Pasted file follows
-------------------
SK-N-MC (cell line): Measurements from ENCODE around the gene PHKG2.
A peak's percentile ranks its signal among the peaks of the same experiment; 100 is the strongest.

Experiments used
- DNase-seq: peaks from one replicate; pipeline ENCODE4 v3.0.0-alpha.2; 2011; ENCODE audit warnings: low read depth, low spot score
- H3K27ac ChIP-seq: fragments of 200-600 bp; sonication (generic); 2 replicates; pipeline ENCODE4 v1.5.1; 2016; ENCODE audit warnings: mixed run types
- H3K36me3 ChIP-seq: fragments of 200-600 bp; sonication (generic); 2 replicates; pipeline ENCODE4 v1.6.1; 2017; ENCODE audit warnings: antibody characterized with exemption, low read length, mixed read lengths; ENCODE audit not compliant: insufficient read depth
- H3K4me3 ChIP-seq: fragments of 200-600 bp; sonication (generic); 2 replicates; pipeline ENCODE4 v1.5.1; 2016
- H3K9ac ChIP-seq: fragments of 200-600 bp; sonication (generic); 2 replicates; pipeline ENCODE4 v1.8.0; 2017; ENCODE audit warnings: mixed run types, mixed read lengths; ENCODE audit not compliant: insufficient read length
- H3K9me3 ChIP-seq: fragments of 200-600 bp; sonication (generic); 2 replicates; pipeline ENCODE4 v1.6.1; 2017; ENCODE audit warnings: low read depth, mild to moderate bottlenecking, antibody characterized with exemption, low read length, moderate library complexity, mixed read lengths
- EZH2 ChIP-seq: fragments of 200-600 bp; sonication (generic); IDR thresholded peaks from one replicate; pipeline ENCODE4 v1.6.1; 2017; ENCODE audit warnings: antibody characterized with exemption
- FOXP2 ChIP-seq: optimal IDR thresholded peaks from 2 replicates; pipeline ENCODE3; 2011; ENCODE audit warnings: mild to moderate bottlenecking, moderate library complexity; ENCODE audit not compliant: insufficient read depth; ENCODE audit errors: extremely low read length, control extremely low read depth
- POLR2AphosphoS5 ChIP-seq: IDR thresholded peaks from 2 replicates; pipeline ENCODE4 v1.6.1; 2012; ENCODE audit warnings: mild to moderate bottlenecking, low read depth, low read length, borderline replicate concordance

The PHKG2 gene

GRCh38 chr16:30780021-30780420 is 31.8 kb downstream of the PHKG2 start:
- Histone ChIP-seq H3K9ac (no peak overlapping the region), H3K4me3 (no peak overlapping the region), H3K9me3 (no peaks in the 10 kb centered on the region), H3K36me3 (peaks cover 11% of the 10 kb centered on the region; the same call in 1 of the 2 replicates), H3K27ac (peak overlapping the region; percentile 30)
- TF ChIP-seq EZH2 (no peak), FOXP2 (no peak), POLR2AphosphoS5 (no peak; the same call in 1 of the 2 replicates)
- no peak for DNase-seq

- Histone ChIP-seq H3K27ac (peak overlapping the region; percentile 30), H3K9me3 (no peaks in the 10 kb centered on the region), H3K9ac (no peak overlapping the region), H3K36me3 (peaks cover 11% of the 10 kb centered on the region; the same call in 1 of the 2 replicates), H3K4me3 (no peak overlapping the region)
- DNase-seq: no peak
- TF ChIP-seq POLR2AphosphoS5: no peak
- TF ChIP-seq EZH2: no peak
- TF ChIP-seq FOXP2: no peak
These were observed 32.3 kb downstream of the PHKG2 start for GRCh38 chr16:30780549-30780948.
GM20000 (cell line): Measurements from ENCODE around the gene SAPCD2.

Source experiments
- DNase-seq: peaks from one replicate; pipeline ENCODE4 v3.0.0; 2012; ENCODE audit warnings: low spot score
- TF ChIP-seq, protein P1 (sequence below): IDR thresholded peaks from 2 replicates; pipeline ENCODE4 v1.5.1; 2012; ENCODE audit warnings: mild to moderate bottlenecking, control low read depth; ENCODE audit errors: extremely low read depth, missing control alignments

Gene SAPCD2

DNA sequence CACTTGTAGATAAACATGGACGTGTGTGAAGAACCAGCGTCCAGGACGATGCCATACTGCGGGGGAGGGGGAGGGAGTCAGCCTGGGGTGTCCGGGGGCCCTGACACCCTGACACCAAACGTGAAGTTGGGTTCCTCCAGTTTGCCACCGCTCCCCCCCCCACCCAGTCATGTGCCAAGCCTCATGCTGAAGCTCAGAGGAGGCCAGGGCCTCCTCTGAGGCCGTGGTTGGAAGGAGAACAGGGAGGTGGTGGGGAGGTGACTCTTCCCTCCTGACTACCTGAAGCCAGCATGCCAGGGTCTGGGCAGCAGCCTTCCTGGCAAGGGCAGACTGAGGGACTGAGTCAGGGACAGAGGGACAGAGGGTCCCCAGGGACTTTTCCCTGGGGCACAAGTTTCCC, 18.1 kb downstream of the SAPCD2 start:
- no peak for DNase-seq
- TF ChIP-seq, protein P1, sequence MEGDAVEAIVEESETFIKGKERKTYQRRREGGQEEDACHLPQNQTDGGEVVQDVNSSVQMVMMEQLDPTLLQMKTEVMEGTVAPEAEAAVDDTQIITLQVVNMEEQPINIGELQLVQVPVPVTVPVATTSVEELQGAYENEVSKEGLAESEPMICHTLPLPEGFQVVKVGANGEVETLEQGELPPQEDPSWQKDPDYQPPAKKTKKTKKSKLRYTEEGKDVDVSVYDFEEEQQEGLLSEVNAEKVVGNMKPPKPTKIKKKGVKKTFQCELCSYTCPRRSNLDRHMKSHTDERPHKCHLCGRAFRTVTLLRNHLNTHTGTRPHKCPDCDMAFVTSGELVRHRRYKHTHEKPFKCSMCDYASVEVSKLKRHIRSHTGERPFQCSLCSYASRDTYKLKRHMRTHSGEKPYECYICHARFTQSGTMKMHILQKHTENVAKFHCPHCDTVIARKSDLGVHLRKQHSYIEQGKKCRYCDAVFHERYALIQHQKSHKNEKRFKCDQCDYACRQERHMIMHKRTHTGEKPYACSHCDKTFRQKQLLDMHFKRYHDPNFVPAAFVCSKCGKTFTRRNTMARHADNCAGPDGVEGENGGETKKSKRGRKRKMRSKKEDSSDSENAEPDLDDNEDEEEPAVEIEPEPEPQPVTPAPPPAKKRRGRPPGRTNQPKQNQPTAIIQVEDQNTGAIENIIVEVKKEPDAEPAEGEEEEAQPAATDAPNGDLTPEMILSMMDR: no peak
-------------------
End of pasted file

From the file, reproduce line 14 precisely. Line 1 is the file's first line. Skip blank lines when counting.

GRCh38 chr16:30780021-30780420 is 31.8 kb downstream of the PHKG2 start: